The Creation of Anne Boleyn In Search of the Tudors Most Notorious Queen Part biography part cultural history The Creation of Anne Boleyn is a fascinating reconstruction of Anne s life and an illuminating look at her afterlife in the popular imagination Why is Anne so co

  • Title: The Creation of Anne Boleyn: In Search of the Tudors' Most Notorious Queen
  • Author: Susan Bordo
  • ISBN: 9781780743653
  • Page: 204
  • Format: Hardcover
  • Part biography, part cultural history, The Creation of Anne Boleyn is a fascinating reconstruction of Anne s life and an illuminating look at her afterlife in the popular imagination.Why is Anne so compelling Why has she inspired such extreme reactions What did she really even look like And perhaps the most provocative questions concern Anne s death than her life.Part biography, part cultural history, The Creation of Anne Boleyn is a fascinating reconstruction of Anne s life and an illuminating look at her afterlife in the popular imagination.Why is Anne so compelling Why has she inspired such extreme reactions What did she really even look like And perhaps the most provocative questions concern Anne s death than her life How could Henry order the execution of a once beloved wife Drawing on scholarship and popular culture Bordo probes the complexities of one of history s most infamous relationships.In her inimitable, straight talking style Bordo dares to confront the established histories, stepping off the well trodden paths of Tudoriana to expertly tease out the human being behind the myths.

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    1. Love her or hate her, Anne Boleyn is here to stay – even centuries after her execution. How much do we actually know about her is another story entirely: one which Susan Bordo attempts to capture in “The Creation of Anne Boleyn: A New Look at England’s Most Notorious Queen”. Bordo’s “The Creation of Anne Boleyn” is not a typical history piece and certainly not a biography. It instead combines elements of a cultural study, history, social history, psychology, and academic argument i [...]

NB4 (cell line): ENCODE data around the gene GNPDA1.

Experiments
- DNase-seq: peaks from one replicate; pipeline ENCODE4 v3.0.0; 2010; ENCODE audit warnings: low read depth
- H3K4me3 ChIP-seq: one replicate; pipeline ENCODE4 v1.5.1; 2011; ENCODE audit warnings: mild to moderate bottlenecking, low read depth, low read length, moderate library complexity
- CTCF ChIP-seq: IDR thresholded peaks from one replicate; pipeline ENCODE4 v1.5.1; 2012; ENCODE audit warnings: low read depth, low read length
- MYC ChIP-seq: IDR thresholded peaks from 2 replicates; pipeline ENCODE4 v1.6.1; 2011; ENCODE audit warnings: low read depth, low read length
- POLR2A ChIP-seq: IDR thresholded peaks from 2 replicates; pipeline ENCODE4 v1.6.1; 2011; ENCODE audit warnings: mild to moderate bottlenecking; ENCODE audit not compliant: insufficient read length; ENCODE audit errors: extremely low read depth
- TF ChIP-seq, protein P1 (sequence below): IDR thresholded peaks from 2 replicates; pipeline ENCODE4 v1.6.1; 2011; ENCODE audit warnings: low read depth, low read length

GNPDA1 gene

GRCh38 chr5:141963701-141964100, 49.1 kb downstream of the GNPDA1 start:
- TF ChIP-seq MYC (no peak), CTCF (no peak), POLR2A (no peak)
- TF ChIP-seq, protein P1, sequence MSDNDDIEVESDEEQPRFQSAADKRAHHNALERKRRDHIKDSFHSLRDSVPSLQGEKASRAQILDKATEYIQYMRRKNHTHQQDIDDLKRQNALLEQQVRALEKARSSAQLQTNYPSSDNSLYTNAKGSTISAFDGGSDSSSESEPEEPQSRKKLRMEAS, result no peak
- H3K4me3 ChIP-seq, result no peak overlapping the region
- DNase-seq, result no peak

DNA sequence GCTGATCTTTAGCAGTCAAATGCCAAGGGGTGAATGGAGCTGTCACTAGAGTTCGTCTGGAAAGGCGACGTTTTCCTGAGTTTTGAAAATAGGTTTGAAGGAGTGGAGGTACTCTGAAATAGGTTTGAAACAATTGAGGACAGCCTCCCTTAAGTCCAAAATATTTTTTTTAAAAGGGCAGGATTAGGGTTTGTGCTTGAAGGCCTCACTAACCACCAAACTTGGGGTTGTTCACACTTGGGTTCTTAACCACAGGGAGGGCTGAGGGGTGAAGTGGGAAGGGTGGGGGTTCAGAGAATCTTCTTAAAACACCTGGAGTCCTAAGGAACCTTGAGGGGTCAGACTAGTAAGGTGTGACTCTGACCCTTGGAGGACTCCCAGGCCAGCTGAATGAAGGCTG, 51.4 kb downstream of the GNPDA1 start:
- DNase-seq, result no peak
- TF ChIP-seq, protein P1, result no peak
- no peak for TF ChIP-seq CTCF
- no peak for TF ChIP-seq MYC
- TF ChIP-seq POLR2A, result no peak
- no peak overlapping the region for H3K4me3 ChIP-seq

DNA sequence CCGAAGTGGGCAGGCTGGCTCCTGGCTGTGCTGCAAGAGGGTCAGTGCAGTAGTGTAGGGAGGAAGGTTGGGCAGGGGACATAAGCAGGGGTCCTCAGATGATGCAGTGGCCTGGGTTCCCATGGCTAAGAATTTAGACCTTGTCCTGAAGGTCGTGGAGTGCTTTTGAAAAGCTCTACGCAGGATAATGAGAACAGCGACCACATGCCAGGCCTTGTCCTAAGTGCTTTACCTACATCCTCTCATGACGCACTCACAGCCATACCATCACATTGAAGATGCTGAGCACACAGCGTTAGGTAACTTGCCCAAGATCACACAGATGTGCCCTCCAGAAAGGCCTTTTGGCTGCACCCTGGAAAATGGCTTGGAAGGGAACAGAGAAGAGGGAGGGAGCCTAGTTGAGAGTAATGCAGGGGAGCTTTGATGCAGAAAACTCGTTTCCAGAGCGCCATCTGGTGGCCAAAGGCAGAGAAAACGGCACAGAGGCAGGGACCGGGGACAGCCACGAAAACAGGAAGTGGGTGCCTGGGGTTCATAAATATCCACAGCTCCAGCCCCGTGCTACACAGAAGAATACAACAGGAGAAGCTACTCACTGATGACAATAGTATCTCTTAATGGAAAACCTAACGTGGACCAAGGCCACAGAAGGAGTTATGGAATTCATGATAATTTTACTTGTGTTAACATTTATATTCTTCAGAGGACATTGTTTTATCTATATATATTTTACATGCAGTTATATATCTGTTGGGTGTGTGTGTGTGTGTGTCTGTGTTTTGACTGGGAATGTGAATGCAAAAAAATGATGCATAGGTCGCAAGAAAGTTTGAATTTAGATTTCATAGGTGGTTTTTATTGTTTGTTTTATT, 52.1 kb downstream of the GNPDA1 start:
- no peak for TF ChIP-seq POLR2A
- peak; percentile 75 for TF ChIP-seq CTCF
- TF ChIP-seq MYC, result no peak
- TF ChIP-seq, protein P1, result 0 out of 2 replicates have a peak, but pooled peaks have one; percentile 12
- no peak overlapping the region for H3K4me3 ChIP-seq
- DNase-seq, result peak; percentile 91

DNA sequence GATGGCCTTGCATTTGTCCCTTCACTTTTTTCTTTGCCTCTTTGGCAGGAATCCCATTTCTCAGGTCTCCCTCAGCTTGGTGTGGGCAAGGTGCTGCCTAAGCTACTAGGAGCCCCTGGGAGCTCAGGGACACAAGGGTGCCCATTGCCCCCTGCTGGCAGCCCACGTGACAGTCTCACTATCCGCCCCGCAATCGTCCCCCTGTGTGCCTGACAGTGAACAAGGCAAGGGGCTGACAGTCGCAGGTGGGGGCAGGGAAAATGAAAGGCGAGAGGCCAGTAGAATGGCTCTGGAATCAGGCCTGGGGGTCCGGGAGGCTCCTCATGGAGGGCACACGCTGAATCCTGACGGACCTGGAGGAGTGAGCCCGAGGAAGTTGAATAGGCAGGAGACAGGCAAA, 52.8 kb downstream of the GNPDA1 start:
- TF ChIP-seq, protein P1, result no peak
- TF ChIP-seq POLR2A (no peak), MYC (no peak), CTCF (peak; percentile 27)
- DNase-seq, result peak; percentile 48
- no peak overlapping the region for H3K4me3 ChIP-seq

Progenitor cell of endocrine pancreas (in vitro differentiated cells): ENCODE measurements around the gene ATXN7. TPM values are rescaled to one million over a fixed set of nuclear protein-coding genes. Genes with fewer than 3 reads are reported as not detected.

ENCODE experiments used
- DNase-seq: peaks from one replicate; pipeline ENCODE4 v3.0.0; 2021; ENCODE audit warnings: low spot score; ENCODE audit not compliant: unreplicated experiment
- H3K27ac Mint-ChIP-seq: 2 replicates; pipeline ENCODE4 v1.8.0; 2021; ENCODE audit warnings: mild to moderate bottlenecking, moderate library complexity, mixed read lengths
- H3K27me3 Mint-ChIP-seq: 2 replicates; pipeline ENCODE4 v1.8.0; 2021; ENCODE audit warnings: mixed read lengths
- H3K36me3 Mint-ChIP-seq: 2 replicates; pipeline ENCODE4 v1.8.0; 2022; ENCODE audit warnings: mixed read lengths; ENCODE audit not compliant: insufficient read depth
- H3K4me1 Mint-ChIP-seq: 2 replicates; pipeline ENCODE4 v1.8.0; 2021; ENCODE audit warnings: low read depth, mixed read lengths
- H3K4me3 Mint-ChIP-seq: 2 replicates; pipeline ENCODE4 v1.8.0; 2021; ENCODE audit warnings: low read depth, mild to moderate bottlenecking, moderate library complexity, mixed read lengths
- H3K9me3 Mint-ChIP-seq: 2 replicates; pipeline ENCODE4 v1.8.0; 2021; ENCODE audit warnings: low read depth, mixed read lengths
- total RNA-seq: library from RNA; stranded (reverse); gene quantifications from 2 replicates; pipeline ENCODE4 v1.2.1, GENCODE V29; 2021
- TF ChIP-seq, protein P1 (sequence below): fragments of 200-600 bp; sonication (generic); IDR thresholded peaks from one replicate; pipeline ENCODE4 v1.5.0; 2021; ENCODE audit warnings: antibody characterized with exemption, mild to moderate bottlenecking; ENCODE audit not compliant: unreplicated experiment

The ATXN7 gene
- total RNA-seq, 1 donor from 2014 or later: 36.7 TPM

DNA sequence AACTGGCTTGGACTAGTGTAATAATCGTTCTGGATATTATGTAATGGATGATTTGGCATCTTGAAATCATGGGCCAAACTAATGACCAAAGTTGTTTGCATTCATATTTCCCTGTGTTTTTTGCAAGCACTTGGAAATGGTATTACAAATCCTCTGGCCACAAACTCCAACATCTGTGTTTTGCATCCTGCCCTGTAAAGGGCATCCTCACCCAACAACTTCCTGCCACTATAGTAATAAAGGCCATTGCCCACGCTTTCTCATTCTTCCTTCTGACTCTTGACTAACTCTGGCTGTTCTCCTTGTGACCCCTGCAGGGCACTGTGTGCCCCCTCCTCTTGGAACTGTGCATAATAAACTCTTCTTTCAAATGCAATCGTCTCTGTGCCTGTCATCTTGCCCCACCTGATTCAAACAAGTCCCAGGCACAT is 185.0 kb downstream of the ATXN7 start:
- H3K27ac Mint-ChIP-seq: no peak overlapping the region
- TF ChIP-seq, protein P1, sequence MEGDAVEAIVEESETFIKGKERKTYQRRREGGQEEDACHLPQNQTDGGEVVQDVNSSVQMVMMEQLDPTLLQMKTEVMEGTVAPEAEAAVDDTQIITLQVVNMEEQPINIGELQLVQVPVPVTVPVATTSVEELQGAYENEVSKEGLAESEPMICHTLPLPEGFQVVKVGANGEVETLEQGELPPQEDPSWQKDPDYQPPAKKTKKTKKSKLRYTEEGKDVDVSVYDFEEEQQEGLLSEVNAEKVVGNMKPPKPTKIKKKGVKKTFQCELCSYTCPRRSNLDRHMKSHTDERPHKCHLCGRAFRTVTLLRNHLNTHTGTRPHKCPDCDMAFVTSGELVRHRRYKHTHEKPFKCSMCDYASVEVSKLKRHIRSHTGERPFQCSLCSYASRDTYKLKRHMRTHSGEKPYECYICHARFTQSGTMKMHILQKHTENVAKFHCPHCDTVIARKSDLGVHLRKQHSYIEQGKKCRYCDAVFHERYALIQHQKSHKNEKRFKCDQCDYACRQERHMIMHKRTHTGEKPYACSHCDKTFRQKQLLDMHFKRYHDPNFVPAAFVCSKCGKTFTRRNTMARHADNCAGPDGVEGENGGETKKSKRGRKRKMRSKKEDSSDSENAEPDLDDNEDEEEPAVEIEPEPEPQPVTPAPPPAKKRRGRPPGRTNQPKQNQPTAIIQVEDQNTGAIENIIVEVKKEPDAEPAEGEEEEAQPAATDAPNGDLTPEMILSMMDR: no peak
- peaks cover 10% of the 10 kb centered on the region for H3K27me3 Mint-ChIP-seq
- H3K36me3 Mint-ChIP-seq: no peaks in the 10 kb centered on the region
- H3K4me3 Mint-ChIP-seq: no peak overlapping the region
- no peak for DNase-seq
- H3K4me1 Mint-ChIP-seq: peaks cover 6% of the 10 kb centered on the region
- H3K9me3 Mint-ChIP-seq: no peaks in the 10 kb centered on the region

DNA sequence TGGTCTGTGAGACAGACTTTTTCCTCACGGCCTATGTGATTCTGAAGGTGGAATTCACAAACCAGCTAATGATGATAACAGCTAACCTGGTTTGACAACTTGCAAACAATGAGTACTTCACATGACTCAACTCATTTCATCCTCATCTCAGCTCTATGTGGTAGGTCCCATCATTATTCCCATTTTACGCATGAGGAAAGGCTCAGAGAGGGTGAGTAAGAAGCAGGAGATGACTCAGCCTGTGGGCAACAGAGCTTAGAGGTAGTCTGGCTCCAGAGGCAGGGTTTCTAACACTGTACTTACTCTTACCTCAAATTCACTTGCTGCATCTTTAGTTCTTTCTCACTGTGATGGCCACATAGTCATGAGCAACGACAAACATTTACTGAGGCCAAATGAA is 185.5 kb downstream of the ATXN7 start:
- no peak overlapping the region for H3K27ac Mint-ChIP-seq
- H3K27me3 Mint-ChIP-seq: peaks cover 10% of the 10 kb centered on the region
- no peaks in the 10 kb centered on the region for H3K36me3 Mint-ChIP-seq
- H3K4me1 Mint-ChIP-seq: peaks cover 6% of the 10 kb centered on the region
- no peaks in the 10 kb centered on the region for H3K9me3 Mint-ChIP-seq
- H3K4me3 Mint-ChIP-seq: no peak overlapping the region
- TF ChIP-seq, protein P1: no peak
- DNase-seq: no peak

2. Aww those darn Tudors and their hold on all of us historical fiction fans especially King Harry and his six wives. This non fiction book has been on my TBR for a long time and maybe it just should have stayed there. I feel a bit sick in my stomach. The author totally lost points with me for arrogantly bashing the works of Philippa Gregory(who she just couldn't stop attacking), Allison Weir, David Starkey, Hilary Mantel etc. I think if you really don't like a work, say why you don't like it, make [...]

    3. I should note that I am a fan of both Boleyn and Katherine of Aragon. It seems as if many of Henry VIII’s wives had many characteristics in common. There are exceptions – I’m not entirely sure how intelligent Katherine Howard was, but there seems to be more in common with the women, even ones as so opposed as Anne and Katherine of Aragorn. I should also note that I am GR friends with a reader who had exchange with the author of this book. The exchange occurred prior to our GR friendship. T [...]

    4. I have been following Susan Bordo's journey into Anne Boleyn's story, and how her image has been reconstructed time and time again through the ages, since early 2011 so I was looking forward to the release of her book, particularly because she interviewed me as part of her research.The Creation of Anne Boleyn is a very different Anne Boleyn book. It is exactly how it's described in its blurb, "part biography, part cultural history". The first half focuses on Anne Boleyn's life, and subsequent do [...]

    5. Really just flat-out enjoyable -- very intelligent, witty, well-written, thoughtful, all the things you'd expect from Susan Bordo. A lovely surprise is an interview with Natalie Dormer, who comes off as wonderfully strong, intelligent, well-read and very sympathetic to Anne (when she heard she got the role, she ran home and dyed her hair dark without permission -- freaking out the brass -- she nearly lost the role!). This book was a lot like The Bronte Myth, except much less disappointing. I lov [...]